Monday, March 17, 2008

the loss of a normal, natural childbirth

time has made space for a great deal of joy in my life

but it would be dishonest to say that the first few weeks, hell months, after callum was born were normal.i grieved the loss of a normal birth when i had a preemie, everything about it was unnatural. part of processing it and moving to a place of gratitude was in recognizing my feelings, and seeking out other women online who had preemies as well.

the following list was taken from a website discussion among mothers of preemies. it made all the difference to me.

-Don’t tell me about how lucky I am to not have to go thru the last month or two of pregnancy.
-Don’t tell me how a cesarean-section is so much easier and I’m lucky I had to have one.
-Don’t tell me how it’s ‘no big deal’ and everything will be fine because people have preemies all the time and they are just fine.
-I’ve been through something traumatic. My body has failed me at a very primal level to have a preemie.
-Research is great. Educating yourself is awesome. Please do not act like you are an expert on the subject because you read something on the internet or know a friend of a friend. Each baby is unique and different, and as such my baby may not fit into what you have read. Please do not attempt to teach me about my baby.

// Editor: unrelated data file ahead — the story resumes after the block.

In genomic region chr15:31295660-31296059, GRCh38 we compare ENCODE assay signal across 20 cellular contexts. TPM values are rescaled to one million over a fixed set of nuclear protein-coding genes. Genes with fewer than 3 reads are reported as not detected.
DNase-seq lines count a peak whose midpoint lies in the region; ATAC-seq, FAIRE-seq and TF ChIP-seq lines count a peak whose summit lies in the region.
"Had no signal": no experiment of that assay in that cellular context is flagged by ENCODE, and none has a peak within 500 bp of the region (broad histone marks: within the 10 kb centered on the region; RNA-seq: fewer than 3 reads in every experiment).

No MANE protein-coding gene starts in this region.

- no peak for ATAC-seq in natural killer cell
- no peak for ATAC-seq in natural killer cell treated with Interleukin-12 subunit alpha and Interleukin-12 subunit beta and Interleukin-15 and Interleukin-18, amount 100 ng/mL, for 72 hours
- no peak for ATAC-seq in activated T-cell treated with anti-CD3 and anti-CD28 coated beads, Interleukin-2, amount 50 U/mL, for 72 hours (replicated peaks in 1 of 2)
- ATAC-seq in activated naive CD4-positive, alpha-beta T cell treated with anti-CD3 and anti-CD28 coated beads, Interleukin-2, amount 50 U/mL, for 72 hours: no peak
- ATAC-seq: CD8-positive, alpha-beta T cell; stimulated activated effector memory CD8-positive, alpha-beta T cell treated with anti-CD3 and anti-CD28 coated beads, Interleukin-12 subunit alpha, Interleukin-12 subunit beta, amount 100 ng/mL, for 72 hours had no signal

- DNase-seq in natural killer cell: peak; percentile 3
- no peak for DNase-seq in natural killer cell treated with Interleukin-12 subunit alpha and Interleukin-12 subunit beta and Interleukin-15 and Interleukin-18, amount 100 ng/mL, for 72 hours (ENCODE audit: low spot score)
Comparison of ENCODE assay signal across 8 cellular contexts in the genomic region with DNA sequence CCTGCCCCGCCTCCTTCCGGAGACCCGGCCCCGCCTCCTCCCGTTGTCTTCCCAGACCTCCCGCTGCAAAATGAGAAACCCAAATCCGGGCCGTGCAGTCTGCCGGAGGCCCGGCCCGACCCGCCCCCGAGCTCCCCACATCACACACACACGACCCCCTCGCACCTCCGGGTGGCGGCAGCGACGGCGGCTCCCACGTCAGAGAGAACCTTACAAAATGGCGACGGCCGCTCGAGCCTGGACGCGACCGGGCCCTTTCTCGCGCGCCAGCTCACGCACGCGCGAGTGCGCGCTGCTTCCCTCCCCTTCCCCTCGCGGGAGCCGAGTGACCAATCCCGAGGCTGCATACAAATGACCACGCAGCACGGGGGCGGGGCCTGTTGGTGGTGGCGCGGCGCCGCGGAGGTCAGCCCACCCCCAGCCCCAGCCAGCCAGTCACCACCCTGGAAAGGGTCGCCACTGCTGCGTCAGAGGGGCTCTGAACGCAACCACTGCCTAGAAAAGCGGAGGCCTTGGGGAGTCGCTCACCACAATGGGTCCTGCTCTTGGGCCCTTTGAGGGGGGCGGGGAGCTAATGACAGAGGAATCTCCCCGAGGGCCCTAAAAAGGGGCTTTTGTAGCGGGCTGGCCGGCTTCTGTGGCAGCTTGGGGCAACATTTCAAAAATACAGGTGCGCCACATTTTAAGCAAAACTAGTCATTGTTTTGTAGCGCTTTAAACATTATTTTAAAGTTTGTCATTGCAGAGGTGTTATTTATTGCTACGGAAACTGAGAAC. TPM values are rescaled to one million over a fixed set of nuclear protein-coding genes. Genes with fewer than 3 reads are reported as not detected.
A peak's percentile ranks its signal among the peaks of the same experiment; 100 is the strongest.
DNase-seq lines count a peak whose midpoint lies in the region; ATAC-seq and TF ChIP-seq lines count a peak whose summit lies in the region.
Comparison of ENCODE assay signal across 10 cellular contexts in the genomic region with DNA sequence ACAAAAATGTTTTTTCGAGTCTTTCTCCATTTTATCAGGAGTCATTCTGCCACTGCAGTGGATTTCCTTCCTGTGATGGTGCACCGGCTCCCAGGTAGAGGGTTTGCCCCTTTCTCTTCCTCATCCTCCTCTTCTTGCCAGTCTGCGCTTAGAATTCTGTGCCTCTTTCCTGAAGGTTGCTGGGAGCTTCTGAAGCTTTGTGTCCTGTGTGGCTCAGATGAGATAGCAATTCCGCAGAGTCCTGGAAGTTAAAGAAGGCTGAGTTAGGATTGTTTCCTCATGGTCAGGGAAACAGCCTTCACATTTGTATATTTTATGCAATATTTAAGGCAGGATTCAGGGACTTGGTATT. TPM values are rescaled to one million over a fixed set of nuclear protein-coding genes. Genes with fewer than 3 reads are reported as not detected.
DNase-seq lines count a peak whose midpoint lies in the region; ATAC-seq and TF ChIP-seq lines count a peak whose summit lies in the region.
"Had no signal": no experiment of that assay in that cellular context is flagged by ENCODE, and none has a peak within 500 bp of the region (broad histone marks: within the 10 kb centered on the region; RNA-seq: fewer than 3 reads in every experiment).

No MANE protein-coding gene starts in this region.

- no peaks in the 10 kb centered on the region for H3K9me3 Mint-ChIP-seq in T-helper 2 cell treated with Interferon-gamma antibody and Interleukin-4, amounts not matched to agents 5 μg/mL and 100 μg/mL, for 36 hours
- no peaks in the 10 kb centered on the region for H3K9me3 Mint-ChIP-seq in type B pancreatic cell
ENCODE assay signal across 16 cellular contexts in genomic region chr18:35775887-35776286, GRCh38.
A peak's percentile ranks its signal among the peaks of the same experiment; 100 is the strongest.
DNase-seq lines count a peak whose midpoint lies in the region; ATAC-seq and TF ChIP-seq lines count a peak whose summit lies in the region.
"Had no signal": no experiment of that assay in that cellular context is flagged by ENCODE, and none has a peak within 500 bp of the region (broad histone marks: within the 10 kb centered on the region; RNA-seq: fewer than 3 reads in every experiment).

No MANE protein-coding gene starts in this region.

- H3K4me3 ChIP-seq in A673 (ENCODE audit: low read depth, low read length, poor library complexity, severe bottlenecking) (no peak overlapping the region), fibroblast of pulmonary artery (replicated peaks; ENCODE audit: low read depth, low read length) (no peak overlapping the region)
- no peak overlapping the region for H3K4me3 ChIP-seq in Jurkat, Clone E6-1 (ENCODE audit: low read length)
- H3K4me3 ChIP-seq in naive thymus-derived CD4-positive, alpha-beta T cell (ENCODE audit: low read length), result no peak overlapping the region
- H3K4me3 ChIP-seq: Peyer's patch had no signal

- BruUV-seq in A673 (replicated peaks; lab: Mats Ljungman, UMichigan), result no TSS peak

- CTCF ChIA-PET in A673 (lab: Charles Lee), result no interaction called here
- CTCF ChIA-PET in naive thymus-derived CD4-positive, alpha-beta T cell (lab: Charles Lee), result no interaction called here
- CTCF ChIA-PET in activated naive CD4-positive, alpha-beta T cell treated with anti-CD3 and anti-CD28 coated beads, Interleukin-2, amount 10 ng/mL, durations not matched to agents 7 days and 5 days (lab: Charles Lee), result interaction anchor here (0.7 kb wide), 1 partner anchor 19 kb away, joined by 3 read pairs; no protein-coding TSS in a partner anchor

-Please don't ask when my child is finally going to "catch up" with other children. I DON'T KNOW! Try to focus on what my child can do, not what they can't.
-I appreciate that you had a close friend or family member with a baby in the NICU and you have seen a NICU baby before. I hate to sound harsh, but if it wasn't your baby you really cannot completely understand how I feel.
-Don’t compare my child and her development to other preemies. It may give them hope but there will be other things that can happen to that baby that didn’t happen to my baby.
- Don’t expect me to answer your call or return it within the first 4 weeks of my preemie's arrival.
- Don’t ask about doll clothes.
- PLEASE, PLEASE don't tell me that my baby is so big, and already caught up that couldn't possibly have been in the NICU.
- Don't then ask me why my baby isn't doing such-and-so yet, so-and-so's baby is doing it who was born within days...